Asparagus

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A true gardener’s delight and the first edible to spring up in your garden each year, asparagus, once established, can produce tender spears every spring for up to 20 years.

Plant asparagus crowns in well-drained soil and full sun. You can start asparagus from seeds, but it will take even longer. You’ll need some patience regardless; it takes 2-3 years to start producing after planting, but the wait is well worth it for this delicious vegetable.

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Strawberries

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These sweet, red berries are delicious and expensive to purchase, so starting a patch — or several — just makes sense. Strawberries are best started from bare root crowns and not seeds; they prefer full sun and well-drained soil. They start producing fruit a year after planting and can proliferate, providing an abundant harvest each year. Your patch will need to be revitalized as it becomes less productive by the 5th year, and this is easily done for free by the numerous runners each plant will put out each season.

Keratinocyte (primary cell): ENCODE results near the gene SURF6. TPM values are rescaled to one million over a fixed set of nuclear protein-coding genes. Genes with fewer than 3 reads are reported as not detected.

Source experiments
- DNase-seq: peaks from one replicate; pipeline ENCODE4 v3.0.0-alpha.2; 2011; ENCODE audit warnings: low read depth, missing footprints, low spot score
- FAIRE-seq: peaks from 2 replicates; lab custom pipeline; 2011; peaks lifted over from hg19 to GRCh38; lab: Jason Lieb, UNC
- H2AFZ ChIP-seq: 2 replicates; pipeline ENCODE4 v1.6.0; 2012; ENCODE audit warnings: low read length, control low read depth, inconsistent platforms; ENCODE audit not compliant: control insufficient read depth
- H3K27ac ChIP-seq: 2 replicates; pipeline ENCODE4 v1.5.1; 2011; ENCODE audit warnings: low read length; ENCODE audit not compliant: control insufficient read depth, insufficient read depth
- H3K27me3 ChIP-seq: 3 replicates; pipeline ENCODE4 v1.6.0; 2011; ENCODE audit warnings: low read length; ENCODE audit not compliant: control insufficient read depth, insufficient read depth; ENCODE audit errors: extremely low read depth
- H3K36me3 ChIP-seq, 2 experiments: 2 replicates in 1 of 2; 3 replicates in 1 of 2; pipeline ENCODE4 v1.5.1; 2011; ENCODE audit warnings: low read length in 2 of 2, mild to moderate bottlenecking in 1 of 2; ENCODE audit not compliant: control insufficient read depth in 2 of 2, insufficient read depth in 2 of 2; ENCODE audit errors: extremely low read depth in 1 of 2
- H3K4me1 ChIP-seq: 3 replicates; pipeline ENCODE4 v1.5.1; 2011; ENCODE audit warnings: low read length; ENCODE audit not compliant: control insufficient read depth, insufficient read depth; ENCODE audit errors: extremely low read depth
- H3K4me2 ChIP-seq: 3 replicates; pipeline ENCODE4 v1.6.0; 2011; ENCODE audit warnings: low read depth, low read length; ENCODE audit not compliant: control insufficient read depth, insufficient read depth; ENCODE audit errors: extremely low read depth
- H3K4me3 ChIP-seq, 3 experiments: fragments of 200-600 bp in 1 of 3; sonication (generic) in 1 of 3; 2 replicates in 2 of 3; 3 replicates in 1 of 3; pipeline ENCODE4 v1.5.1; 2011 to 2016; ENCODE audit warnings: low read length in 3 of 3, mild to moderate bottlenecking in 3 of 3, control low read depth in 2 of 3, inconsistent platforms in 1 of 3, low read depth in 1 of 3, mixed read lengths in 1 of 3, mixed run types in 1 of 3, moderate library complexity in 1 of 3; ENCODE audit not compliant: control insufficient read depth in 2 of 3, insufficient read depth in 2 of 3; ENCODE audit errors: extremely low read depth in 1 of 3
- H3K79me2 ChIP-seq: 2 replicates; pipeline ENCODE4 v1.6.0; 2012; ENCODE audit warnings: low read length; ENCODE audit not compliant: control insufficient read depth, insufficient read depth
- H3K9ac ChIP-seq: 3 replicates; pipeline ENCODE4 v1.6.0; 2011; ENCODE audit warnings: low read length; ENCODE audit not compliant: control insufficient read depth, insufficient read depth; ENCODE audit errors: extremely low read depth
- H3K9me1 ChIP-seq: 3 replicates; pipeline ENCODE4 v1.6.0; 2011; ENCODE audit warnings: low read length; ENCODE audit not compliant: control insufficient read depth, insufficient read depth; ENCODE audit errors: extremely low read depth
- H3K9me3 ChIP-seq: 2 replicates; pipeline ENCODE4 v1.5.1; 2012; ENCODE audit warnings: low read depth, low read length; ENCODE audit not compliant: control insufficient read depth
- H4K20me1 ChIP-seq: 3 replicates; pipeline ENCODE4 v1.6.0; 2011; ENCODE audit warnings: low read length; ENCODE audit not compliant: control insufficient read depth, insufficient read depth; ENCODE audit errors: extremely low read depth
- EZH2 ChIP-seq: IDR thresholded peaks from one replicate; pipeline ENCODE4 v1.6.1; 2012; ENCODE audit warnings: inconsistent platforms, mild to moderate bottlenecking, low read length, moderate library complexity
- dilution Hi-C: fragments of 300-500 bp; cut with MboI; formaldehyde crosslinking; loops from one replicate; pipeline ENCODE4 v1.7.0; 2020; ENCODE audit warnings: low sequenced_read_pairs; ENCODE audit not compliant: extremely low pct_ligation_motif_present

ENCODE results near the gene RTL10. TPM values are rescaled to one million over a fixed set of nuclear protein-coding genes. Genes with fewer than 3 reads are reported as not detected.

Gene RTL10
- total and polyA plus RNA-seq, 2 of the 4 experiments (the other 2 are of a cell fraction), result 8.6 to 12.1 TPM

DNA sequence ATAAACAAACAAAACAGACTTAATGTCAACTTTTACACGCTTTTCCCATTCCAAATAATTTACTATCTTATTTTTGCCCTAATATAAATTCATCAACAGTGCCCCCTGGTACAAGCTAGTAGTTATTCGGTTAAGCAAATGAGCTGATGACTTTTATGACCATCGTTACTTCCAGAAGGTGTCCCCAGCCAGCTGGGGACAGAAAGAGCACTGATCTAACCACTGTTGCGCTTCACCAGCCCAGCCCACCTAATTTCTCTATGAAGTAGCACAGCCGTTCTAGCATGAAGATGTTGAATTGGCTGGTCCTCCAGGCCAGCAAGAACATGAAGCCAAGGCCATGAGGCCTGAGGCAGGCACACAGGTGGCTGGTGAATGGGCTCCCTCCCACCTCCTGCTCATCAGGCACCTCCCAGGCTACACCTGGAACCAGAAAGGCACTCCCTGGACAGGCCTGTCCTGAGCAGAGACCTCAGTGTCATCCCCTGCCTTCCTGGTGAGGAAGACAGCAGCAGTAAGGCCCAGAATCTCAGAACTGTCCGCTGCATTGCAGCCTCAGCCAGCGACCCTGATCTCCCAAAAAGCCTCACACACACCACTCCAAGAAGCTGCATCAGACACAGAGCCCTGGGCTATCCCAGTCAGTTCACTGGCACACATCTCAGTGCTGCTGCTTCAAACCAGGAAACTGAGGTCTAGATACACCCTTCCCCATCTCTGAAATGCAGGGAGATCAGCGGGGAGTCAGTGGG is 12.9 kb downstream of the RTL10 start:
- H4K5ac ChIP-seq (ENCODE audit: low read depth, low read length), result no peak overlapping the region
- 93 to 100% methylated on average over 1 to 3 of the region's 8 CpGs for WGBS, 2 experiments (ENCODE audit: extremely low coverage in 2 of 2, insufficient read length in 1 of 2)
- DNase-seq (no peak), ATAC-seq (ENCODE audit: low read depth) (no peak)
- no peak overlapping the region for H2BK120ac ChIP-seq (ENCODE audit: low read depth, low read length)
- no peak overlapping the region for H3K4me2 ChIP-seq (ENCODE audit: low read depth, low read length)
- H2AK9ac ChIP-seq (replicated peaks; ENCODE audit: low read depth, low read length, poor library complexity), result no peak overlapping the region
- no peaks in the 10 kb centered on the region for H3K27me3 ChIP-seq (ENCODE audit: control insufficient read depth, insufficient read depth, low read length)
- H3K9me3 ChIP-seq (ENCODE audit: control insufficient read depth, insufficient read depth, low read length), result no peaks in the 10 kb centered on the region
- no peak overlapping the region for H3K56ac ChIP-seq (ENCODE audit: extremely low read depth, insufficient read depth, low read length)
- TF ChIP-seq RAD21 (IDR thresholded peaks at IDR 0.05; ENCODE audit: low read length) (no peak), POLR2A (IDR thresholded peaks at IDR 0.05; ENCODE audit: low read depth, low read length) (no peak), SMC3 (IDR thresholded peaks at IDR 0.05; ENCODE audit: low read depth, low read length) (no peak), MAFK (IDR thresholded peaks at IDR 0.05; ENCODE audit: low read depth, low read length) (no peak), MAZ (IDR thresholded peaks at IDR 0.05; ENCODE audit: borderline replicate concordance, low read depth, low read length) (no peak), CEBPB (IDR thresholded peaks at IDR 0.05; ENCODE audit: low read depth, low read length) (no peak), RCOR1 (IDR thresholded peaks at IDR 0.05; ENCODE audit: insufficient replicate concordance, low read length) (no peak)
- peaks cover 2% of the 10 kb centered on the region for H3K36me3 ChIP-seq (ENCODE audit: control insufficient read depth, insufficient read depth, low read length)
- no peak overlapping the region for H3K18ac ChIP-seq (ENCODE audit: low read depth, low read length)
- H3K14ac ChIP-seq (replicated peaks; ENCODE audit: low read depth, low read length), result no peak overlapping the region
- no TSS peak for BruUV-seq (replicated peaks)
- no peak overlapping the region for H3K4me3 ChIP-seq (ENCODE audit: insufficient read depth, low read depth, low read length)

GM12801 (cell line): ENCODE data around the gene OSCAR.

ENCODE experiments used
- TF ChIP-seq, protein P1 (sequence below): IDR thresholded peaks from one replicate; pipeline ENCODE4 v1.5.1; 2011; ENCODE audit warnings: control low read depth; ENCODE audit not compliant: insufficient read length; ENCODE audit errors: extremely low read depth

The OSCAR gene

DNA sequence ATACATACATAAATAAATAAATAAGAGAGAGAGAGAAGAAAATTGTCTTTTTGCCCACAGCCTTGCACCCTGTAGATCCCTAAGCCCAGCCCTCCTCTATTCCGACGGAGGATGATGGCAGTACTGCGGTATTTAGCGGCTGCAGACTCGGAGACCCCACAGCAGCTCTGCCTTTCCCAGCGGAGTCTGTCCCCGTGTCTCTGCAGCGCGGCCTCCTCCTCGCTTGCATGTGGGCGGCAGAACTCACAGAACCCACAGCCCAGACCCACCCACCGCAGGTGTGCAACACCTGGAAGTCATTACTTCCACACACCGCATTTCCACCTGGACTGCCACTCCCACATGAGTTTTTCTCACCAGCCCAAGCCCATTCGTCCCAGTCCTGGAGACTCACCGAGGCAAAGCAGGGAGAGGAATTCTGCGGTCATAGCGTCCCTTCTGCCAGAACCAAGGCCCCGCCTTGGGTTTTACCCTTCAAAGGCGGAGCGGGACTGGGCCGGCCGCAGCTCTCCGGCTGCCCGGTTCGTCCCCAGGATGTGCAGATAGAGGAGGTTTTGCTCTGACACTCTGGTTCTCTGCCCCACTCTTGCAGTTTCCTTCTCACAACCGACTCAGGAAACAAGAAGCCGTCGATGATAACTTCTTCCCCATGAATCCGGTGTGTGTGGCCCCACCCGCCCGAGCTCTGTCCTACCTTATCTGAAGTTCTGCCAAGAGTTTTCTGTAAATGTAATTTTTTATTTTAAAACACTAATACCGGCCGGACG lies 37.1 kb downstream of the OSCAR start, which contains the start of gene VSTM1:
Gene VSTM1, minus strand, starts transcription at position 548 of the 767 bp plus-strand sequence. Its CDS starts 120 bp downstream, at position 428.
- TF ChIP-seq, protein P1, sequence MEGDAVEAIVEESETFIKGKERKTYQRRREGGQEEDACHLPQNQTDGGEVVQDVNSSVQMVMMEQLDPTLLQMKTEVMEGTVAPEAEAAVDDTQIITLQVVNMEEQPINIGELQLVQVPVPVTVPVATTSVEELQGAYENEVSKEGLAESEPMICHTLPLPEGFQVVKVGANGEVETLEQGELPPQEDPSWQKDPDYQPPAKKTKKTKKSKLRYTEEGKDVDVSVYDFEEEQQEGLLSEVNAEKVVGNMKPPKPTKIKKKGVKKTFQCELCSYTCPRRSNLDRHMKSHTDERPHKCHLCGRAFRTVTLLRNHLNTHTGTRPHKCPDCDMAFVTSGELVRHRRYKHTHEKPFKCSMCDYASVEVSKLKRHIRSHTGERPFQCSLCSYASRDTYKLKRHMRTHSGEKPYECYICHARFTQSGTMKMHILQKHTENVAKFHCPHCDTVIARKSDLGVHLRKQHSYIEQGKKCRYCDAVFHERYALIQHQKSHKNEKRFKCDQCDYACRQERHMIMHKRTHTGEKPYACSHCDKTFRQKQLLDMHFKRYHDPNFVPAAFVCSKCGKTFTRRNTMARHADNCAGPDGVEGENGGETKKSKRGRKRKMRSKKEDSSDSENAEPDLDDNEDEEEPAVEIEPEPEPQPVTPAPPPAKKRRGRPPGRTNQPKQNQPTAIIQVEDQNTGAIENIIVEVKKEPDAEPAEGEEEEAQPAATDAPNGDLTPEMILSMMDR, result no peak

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Fruiting Vines & Bushes

Blueberries growing on a tree.
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From the familiar and common raspberries, blueberries, and blackberries to lesser-known thimble berries, haskaps, and Saskatoon berries — these fruits are such a valuable addition to your edible landscape and gardening plans.